Man charged over alleged 'Evil Twin' WiFi attacks on planes and airports in Australia

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He is accused of setting up fake free WiFi networks to steal personal data 😨
  • He allegedly set up fake free WiFi access points to steal personal data.
  • The man, 42, is facing nine cybercrime charges.
  • Airline staff raised concerns after noticing a suspicious WiFi network on a domestic flight.

A man has been charged over a series of alleged ‘evil twin’ attacks on planes and airports. It is claimed that the 42-year-old established fake free WiFi access points, which mimicked legitimate networks, to capture personal data from unsuspecting victims who mistakenly connected to them.

He was due to appear at Perth Magistrates Court on 28 June and is facing nine charges for alleged cybercrime offences. Analysis by the Australia’s Federal Police’s (AFP) Western Command Cybercrime Operations Team of data and devices seized from the man has allegedly identified dozens of personal credentials belonging to other people as well as fraudulent WiFi pages.

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The investigation was sparked after an airline reported concerns about a suspicious WiFi network identified by its employees during a domestic flight in Australia. Officers searched  the man’s baggage when he returned to Perth Airport on a flight from interstate on 19 April, 2024 and seized a portable wireless access device, a laptop and a mobile phone from his hand luggage.

A Qantas Airways Boeing 737-838 airplane. (Photo by DAVID GRAY/AFP via Getty Images)A Qantas Airways Boeing 737-838 airplane. (Photo by DAVID GRAY/AFP via Getty Images)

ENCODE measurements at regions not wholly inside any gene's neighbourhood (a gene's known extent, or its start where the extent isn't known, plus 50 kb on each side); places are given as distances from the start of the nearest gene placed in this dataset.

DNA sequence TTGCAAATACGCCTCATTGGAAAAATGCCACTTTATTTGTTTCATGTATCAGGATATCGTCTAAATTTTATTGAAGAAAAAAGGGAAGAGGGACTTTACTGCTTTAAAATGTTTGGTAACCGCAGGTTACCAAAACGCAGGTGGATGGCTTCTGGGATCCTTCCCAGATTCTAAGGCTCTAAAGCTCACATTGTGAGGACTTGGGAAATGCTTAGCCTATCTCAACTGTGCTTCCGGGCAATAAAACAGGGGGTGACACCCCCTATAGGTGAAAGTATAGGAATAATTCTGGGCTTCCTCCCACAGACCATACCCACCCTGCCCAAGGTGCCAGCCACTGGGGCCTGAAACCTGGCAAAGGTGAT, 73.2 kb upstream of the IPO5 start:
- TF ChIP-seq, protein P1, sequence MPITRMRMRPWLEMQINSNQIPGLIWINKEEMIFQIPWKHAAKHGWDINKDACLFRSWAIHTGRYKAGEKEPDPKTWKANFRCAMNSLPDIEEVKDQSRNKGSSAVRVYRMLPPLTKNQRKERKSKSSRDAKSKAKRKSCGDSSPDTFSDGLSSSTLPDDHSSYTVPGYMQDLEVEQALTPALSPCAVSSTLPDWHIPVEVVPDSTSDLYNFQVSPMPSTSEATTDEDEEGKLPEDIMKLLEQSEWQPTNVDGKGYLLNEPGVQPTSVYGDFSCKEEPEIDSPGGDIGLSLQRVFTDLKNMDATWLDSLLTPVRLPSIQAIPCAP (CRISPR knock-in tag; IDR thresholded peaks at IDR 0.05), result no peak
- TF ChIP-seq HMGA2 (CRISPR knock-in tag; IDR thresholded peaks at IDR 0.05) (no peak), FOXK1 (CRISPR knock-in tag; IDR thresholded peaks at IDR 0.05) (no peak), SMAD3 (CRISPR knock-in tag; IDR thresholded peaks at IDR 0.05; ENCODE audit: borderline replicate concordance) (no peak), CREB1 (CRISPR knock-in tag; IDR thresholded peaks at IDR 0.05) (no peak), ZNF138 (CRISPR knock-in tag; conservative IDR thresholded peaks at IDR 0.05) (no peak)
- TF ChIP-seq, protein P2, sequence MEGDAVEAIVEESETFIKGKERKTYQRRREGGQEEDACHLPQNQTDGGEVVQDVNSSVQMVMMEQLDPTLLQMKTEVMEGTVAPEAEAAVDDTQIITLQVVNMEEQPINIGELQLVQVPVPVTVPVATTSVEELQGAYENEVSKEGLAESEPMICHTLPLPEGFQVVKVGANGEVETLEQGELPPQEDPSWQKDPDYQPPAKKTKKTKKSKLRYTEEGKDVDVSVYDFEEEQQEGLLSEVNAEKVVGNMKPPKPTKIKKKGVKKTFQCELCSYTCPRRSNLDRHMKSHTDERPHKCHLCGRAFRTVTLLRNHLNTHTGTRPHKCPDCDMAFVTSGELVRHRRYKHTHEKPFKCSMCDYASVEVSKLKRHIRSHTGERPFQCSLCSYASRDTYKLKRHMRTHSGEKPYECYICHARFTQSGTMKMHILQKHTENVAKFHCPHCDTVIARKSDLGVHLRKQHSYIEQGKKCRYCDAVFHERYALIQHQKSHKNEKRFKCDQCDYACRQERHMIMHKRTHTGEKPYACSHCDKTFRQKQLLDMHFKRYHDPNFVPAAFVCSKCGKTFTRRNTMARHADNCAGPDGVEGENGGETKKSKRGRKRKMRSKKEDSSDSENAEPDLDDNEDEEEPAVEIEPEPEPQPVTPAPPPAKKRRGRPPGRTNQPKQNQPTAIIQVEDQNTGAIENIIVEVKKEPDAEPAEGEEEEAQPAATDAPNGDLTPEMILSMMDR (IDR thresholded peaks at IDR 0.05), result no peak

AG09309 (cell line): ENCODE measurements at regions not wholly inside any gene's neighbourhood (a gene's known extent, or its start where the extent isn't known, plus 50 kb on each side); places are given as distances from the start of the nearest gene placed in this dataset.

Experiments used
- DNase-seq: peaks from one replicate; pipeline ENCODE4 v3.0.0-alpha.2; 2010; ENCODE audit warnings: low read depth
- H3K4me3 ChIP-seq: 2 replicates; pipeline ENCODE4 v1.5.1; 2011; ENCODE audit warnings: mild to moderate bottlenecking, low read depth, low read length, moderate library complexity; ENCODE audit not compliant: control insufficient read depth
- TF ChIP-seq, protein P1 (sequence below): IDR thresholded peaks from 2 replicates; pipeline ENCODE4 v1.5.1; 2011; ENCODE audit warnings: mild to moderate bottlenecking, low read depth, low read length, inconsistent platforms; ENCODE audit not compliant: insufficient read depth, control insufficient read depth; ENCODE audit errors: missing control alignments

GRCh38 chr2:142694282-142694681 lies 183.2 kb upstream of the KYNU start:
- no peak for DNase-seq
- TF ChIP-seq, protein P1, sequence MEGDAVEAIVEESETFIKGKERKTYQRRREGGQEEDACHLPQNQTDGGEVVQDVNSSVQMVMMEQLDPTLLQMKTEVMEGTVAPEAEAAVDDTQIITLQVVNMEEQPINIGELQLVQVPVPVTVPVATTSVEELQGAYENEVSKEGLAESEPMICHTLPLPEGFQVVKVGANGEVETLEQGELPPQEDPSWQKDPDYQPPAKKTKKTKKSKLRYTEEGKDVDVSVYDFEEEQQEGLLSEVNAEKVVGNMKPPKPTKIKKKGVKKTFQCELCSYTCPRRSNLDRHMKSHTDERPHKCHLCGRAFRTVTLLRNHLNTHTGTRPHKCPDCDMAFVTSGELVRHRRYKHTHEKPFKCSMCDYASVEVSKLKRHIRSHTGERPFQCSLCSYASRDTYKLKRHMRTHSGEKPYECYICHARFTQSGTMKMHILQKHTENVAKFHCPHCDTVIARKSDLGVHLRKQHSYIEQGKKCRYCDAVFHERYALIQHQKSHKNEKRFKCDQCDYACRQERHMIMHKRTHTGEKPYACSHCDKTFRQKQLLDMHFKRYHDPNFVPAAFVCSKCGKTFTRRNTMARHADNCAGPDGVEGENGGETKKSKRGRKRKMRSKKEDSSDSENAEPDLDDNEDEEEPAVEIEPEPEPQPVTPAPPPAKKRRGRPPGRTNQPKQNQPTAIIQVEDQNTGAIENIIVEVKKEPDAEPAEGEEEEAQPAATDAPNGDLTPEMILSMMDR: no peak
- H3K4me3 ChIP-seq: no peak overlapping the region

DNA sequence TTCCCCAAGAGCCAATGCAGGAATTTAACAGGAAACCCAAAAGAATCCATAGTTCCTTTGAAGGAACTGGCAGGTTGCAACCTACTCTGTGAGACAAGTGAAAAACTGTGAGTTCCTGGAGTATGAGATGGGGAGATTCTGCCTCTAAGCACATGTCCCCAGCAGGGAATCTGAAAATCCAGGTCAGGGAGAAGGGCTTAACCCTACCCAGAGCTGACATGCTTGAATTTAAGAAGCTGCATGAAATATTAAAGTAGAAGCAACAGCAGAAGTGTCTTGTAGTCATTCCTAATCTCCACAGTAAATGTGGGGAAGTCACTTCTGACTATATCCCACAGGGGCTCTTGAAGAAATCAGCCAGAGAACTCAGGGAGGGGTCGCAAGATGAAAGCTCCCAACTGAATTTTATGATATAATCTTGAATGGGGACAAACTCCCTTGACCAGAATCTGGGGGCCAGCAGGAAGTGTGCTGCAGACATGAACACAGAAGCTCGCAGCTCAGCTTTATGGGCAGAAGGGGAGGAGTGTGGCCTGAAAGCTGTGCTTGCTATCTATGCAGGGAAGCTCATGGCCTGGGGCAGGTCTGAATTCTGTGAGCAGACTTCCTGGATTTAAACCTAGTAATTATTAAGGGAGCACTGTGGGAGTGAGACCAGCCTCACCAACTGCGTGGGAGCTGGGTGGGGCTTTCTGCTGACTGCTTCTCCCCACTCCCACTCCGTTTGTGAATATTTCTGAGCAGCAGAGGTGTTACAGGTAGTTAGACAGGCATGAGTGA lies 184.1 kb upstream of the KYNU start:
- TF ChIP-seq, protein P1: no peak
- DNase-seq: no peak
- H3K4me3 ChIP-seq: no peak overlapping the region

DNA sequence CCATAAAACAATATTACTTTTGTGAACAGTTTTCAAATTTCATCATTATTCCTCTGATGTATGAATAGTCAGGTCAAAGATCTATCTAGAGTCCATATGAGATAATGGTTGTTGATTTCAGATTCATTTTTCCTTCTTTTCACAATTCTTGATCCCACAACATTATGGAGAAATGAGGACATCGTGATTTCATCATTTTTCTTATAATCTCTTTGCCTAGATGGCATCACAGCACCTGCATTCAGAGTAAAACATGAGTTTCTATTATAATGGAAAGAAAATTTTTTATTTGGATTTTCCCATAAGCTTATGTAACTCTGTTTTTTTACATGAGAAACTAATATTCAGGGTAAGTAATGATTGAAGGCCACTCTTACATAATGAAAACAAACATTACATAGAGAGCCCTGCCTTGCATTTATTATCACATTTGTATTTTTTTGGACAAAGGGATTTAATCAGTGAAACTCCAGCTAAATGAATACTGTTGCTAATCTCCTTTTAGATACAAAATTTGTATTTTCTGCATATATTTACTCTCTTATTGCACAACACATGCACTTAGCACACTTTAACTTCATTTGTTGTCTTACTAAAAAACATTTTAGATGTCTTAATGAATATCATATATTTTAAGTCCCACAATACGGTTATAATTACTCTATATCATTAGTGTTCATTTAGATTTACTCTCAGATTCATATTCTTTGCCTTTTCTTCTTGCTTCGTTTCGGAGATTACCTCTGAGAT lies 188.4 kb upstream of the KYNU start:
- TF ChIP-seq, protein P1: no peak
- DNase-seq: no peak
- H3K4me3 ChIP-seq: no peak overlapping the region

A Qantas Airways Boeing 737-838 airplane. (Photo by DAVID GRAY/AFP via Getty Images) | DAVID GRAY/AFP via Getty Images

They also searched his Palmyra home. After an initial examination of the seized devices, the AFP executed another search warrant at the man’s home on 8 May which resulted in his arrest and charges.

Police will allege the man used a portable wireless access device to create ‘evil twin’ free WiFi networks, which he used at multiple locations to lure unsuspecting users into believing they were legitimate services. The AFP alleges that when people tried to connect their devices to the free WiFi networks, they were taken to a fake webpage requiring them to sign in using their email or social media logins. 

Those details were then allegedly saved to the man’s devices. The email and password details harvested could be used to access more personal information, including a victim’s online communications, stored images and videos or bank details. 

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AFP cybercrime investigators have allegedly identified data relating to the use of the fraudulent WiFi pages at airports in Perth, Melbourne and Adelaide, on domestic flights and at locations linked to the man’s previous employment. The analysis is ongoing to determine the extent of the alleged offending.

AFP Western Command Cybercrime Detective Inspector Andrea Coleman said the case was a timely warning to be cautious about logging on to any public WiFi networks.

“To connect to a free WiFi network, you shouldn’t have to enter any personal details– such as logging in through an email or social media account,” she added. “If you do want to use public WiFi hotspots, install a reputable virtual private network (VPN) on your devices to encrypt and secure your data when using the internet.

“When using a public network, disable file sharing, don’t do anything sensitive - such as banking -while connected to it and once you finish using it, change your device settings to ‘forget network’. We also recommend turning off the WiFi on your phone or other electronic devices before going out in public, to prevent your device from automatically connecting to a hotspot.” 

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Det-Insp. Coleman encouraged people to increase their online security by replacing passwords with passphrases, never using the same passphrase for multiple accounts, using an online password manager and installing all software updates. Anyone who connected to free WiFi networks in airport precincts and on domestic flights is recommended to change their passwords and report any suspicious activity on their accounts to Report Cyber. 

To learn more about the security risks of free public WiFi, CBS Boston have a video with a hacker who demonstrates the very real dangers. The full video is available on the network’s YouTube channel and can be watched right now.